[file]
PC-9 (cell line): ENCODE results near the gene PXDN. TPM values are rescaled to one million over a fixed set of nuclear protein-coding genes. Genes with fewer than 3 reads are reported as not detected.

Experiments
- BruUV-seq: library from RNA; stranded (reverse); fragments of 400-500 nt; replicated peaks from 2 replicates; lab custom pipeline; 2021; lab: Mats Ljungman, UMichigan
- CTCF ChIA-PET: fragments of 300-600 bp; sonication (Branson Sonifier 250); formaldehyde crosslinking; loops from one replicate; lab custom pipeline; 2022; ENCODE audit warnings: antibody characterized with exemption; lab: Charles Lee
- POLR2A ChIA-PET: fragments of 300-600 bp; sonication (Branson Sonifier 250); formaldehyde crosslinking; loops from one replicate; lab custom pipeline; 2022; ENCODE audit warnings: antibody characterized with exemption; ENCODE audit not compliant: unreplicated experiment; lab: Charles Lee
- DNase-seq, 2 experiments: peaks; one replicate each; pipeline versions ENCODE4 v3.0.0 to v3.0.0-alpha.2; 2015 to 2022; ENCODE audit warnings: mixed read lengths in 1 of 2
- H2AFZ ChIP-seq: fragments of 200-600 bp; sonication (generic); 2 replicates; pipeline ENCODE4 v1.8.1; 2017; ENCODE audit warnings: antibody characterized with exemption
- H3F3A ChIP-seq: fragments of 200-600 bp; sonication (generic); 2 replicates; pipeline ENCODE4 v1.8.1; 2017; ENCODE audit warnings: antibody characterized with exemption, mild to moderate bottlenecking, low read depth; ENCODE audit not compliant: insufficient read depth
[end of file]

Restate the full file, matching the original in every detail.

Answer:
PC-9 (cell line): ENCODE results near the gene PXDN. TPM values are rescaled to one million over a fixed set of nuclear protein-coding genes. Genes with fewer than 3 reads are reported as not detected.

Experiments
- BruUV-seq: library from RNA; stranded (reverse); fragments of 400-500 nt; replicated peaks from 2 replicates; lab custom pipeline; 2021; lab: Mats Ljungman, UMichigan
- CTCF ChIA-PET: fragments of 300-600 bp; sonication (Branson Sonifier 250); formaldehyde crosslinking; loops from one replicate; lab custom pipeline; 2022; ENCODE audit warnings: antibody characterized with exemption; lab: Charles Lee
- POLR2A ChIA-PET: fragments of 300-600 bp; sonication (Branson Sonifier 250); formaldehyde crosslinking; loops from one replicate; lab custom pipeline; 2022; ENCODE audit warnings: antibody characterized with exemption; ENCODE audit not compliant: unreplicated experiment; lab: Charles Lee
- DNase-seq, 2 experiments: peaks; one replicate each; pipeline versions ENCODE4 v3.0.0 to v3.0.0-alpha.2; 2015 to 2022; ENCODE audit warnings: mixed read lengths in 1 of 2
- H2AFZ ChIP-seq: fragments of 200-600 bp; sonication (generic); 2 replicates; pipeline ENCODE4 v1.8.1; 2017; ENCODE audit warnings: antibody characterized with exemption
- H3F3A ChIP-seq: fragments of 200-600 bp; sonication (generic); 2 replicates; pipeline ENCODE4 v1.8.1; 2017; ENCODE audit warnings: antibody characterized with exemption, mild to moderate bottlenecking, low read depth; ENCODE audit not compliant: insufficient read depth